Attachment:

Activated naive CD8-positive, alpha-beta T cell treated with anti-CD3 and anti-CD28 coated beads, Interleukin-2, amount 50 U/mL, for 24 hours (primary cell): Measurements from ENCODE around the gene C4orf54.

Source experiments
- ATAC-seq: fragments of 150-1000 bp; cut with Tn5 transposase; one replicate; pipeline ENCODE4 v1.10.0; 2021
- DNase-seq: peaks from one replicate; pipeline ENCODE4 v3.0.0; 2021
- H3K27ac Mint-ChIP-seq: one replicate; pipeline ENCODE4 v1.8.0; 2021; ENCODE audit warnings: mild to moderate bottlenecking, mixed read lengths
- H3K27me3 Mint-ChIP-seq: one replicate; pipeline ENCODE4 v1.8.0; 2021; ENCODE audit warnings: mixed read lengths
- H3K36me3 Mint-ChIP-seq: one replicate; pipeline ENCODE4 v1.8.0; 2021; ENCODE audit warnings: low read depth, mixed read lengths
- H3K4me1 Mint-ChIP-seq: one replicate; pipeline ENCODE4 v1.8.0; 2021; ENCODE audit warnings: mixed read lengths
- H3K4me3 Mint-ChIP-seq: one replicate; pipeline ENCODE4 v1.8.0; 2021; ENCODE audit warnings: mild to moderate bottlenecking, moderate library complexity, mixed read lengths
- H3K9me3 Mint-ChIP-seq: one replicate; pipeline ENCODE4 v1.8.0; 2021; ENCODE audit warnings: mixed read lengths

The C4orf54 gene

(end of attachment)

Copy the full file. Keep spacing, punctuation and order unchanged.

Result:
Activated naive CD8-positive, alpha-beta T cell treated with anti-CD3 and anti-CD28 coated beads, Interleukin-2, amount 50 U/mL, for 24 hours (primary cell): Measurements from ENCODE around the gene C4orf54.

Source experiments
- ATAC-seq: fragments of 150-1000 bp; cut with Tn5 transposase; one replicate; pipeline ENCODE4 v1.10.0; 2021
- DNase-seq: peaks from one replicate; pipeline ENCODE4 v3.0.0; 2021
- H3K27ac Mint-ChIP-seq: one replicate; pipeline ENCODE4 v1.8.0; 2021; ENCODE audit warnings: mild to moderate bottlenecking, mixed read lengths
- H3K27me3 Mint-ChIP-seq: one replicate; pipeline ENCODE4 v1.8.0; 2021; ENCODE audit warnings: mixed read lengths
- H3K36me3 Mint-ChIP-seq: one replicate; pipeline ENCODE4 v1.8.0; 2021; ENCODE audit warnings: low read depth, mixed read lengths
- H3K4me1 Mint-ChIP-seq: one replicate; pipeline ENCODE4 v1.8.0; 2021; ENCODE audit warnings: mixed read lengths
- H3K4me3 Mint-ChIP-seq: one replicate; pipeline ENCODE4 v1.8.0; 2021; ENCODE audit warnings: mild to moderate bottlenecking, moderate library complexity, mixed read lengths
- H3K9me3 Mint-ChIP-seq: one replicate; pipeline ENCODE4 v1.8.0; 2021; ENCODE audit warnings: mixed read lengths

The C4orf54 gene